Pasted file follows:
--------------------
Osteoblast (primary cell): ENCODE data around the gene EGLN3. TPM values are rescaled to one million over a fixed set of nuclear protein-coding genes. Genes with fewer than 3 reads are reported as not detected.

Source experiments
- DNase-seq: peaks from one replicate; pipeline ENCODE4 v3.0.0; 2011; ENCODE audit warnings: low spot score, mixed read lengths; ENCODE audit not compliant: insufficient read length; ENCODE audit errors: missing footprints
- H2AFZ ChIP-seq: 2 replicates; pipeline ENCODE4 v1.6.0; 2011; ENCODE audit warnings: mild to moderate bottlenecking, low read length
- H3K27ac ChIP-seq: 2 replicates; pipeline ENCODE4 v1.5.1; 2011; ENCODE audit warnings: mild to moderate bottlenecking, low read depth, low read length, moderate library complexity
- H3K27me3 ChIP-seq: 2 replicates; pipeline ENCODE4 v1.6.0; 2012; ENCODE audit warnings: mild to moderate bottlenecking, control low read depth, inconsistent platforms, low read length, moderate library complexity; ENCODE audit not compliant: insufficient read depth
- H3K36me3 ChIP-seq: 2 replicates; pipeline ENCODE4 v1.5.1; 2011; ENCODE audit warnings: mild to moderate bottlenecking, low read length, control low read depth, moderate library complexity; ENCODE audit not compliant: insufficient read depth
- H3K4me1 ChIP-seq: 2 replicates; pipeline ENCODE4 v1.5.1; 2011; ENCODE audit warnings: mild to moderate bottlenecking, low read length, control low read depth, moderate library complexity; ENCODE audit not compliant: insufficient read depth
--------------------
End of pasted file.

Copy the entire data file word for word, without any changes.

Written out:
Osteoblast (primary cell): ENCODE data around the gene EGLN3. TPM values are rescaled to one million over a fixed set of nuclear protein-coding genes. Genes with fewer than 3 reads are reported as not detected.

Source experiments
- DNase-seq: peaks from one replicate; pipeline ENCODE4 v3.0.0; 2011; ENCODE audit warnings: low spot score, mixed read lengths; ENCODE audit not compliant: insufficient read length; ENCODE audit errors: missing footprints
- H2AFZ ChIP-seq: 2 replicates; pipeline ENCODE4 v1.6.0; 2011; ENCODE audit warnings: mild to moderate bottlenecking, low read length
- H3K27ac ChIP-seq: 2 replicates; pipeline ENCODE4 v1.5.1; 2011; ENCODE audit warnings: mild to moderate bottlenecking, low read depth, low read length, moderate library complexity
- H3K27me3 ChIP-seq: 2 replicates; pipeline ENCODE4 v1.6.0; 2012; ENCODE audit warnings: mild to moderate bottlenecking, control low read depth, inconsistent platforms, low read length, moderate library complexity; ENCODE audit not compliant: insufficient read depth
- H3K36me3 ChIP-seq: 2 replicates; pipeline ENCODE4 v1.5.1; 2011; ENCODE audit warnings: mild to moderate bottlenecking, low read length, control low read depth, moderate library complexity; ENCODE audit not compliant: insufficient read depth
- H3K4me1 ChIP-seq: 2 replicates; pipeline ENCODE4 v1.5.1; 2011; ENCODE audit warnings: mild to moderate bottlenecking, low read length, control low read depth, moderate library complexity; ENCODE audit not compliant: insufficient read depth